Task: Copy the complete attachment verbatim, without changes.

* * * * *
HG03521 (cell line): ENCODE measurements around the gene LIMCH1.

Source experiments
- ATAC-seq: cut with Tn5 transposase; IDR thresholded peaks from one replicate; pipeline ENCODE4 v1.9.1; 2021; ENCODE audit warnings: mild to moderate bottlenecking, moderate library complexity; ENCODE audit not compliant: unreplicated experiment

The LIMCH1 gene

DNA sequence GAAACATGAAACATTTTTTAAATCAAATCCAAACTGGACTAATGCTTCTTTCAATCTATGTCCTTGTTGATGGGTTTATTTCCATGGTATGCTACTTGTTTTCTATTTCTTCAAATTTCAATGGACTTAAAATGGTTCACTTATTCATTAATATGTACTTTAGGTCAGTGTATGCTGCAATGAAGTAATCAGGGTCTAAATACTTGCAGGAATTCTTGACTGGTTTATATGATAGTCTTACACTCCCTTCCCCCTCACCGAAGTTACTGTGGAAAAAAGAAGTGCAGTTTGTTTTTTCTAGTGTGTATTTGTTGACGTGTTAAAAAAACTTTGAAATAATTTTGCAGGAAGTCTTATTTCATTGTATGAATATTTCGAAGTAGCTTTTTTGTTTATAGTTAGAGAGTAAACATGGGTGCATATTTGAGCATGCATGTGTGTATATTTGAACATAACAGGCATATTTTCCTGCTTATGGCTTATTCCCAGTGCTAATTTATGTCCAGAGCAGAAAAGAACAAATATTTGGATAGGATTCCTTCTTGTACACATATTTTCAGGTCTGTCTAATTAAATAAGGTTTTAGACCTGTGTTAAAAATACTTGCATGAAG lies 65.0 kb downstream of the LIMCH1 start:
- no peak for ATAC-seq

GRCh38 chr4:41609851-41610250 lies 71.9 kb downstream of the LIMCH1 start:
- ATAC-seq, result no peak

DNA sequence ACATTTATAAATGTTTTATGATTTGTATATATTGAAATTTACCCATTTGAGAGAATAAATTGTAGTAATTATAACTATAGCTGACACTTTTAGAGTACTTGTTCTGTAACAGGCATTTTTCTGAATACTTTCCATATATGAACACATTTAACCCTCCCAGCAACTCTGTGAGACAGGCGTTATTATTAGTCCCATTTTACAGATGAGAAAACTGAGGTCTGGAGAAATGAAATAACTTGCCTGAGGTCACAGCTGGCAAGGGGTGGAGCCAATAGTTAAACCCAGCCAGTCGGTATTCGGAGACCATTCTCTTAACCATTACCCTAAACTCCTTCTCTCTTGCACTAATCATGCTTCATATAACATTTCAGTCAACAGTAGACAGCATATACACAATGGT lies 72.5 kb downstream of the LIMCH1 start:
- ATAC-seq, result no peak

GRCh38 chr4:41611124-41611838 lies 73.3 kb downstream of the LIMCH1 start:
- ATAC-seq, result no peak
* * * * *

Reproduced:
HG03521 (cell line): ENCODE measurements around the gene LIMCH1.

Source experiments
- ATAC-seq: cut with Tn5 transposase; IDR thresholded peaks from one replicate; pipeline ENCODE4 v1.9.1; 2021; ENCODE audit warnings: mild to moderate bottlenecking, moderate library complexity; ENCODE audit not compliant: unreplicated experiment

The LIMCH1 gene

DNA sequence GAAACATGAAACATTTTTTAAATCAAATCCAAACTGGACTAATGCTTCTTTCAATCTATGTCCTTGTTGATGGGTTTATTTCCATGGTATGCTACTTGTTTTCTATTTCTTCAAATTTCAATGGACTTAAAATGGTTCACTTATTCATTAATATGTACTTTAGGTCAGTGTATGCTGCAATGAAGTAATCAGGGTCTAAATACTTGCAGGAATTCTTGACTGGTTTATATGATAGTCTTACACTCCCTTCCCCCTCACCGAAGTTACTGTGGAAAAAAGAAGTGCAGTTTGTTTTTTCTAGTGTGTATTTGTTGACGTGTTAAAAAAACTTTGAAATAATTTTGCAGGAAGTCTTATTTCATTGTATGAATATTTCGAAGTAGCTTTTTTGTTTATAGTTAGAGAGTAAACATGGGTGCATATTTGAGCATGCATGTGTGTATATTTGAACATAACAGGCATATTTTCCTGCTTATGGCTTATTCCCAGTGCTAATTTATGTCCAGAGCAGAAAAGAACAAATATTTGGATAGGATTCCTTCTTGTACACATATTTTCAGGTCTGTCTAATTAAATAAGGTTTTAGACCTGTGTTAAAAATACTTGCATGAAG lies 65.0 kb downstream of the LIMCH1 start:
- no peak for ATAC-seq

GRCh38 chr4:41609851-41610250 lies 71.9 kb downstream of the LIMCH1 start:
- ATAC-seq, result no peak

DNA sequence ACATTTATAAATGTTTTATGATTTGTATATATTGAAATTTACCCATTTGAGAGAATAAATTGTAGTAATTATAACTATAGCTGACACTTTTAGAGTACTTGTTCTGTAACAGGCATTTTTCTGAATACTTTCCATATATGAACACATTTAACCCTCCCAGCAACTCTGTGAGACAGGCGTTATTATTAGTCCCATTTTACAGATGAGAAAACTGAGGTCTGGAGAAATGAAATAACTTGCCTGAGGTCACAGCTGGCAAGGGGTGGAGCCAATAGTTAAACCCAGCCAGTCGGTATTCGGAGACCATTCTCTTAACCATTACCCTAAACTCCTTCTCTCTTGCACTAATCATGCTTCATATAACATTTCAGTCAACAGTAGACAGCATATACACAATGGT lies 72.5 kb downstream of the LIMCH1 start:
- ATAC-seq, result no peak

GRCh38 chr4:41611124-41611838 lies 73.3 kb downstream of the LIMCH1 start:
- ATAC-seq, result no peak